After a series of mass shootings in the last two years leading up to the November 2018 elections and little response beyond thoughts and prayers from a Republican controlled White House and Congress, voters in Washington state decided to pass their own tougher restrictions. Gun control initiative 1639 passed with almost 60 percent approval.
But 13 sheriffs in the state publicly declared they do not care about laws or the public’s mandates. After they stated they would ignore the laws of Washington state in favor of their own opinions, Attorney General Bob Ferguson addressed the issue with an open letter outlining the consequences of law enforcement officials disobeying and disregarding laws they do not like.
The mostly rural sheriffs who intend to disregard the law questioned its constitutionality. Ferguson, who is trained in constitutional law addressed their concerns.
Initiative 1639 raises the minimum age to buy semi-automatic rifles, requires enhanced background checks for those rifles and can hold gun owners responsible for careless gun storage leading to use in a crime. The minimum age to buy a semi-automatic rifle from 18 to 21 went into effect, but the rest is slated for July 1.
Gun rights organizations, the NRA and Second Amendment Foundation, attempted to sue the state over their citizen passed legislation, but their suit was withdrawn. It was refiled with Washington state law enforcement members listed as the defendants.
In Ferguson’s two page response to the sheriffs’ refusals to enforce state law, he addressed law enforcements disregard for the rule of law in favor of gun rights. It is worth noting laws later deemed unconstitutional, like “stop and frisk,” do not receive law enforcement pushback but background checks before purchase on semi-automatics and an age limit on semi-automatic purchases and holding careless gun owners accountable does.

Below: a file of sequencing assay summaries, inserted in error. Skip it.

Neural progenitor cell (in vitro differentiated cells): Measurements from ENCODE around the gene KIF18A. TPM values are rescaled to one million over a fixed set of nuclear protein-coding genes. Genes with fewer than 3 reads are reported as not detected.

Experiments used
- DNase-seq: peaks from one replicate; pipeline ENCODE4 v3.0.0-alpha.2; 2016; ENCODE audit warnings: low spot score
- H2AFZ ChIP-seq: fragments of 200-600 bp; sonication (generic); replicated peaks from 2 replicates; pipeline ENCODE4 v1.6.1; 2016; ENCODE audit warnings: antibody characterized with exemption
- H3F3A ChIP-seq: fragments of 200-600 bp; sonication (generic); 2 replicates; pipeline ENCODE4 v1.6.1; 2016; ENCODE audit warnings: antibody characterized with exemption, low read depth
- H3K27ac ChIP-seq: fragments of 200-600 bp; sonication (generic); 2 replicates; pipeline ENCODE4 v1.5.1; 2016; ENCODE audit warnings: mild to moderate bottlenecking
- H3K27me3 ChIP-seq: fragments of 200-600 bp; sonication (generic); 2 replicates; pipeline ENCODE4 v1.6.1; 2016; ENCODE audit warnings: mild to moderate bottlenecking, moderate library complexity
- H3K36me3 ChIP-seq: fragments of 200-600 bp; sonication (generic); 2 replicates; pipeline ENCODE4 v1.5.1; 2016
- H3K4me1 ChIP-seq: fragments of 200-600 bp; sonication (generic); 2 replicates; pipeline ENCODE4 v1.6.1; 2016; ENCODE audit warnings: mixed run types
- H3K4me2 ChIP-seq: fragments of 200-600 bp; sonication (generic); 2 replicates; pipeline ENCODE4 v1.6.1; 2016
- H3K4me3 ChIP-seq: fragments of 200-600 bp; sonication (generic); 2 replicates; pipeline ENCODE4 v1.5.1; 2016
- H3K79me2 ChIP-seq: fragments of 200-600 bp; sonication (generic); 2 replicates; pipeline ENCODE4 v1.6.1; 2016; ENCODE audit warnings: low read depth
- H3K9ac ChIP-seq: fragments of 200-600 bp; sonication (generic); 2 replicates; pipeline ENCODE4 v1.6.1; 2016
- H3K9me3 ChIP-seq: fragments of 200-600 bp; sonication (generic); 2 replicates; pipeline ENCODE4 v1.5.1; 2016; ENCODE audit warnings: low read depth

Are law enforcement officials concerned with the rights of citizens or possible reductions in gun sales?
Sheriffs refusing to follow the law claim it is unconstitutional, but fail to specify which parts of the law they object to and which parts they plan to not enforce.
In his letter, Ferguson points out that the background check that will be required beginning July 1 for semi-automatic weapons is the same one currently in use on handgun sales. So what is the issue there?
“These enhanced background checks keep guns out of the hands of dangerous individuals who lawfully cannot own firearms because of a mental illness or criminal record. As far as I know, no Washington sheriff or police chief has refused to perform these enhanced background checks for handguns. Why refuse to perform them for semiautomatic assault rifles?”
Ferguson outlines the issue he has with non-compliance with background checks in the excerpt below.
And not performing those checks “in good faith” bears consequences.
“However, in the event a police chief or sheriff refuses to perform the background check required by Initiative 1639, they could be held liable if there is a sale or transfer of a firearm to a dangerous individual prohibited from possessing a firearm and that individual uses that firearm to do harm.”
“In short, the taxpayers of your city or county assume the financial risk of your decision to impose your personal views over the law.”
Klickitat County Sheriff Bob Songer had previously told media:
“My job as a sheriff is to throw bad guys in jail, but it’s also to protect the constitutional rights of citizens of our county. I follow the rule of law when I believe it’s constitutional.”
It is that component of individual law enforcement officials like Songer—who has no training in constitutional law or a law degree of any kind—deciding what laws to enforce on the basis of what they believe instead of the actual constitution or constitutional review by qualified individuals that concerns so many.
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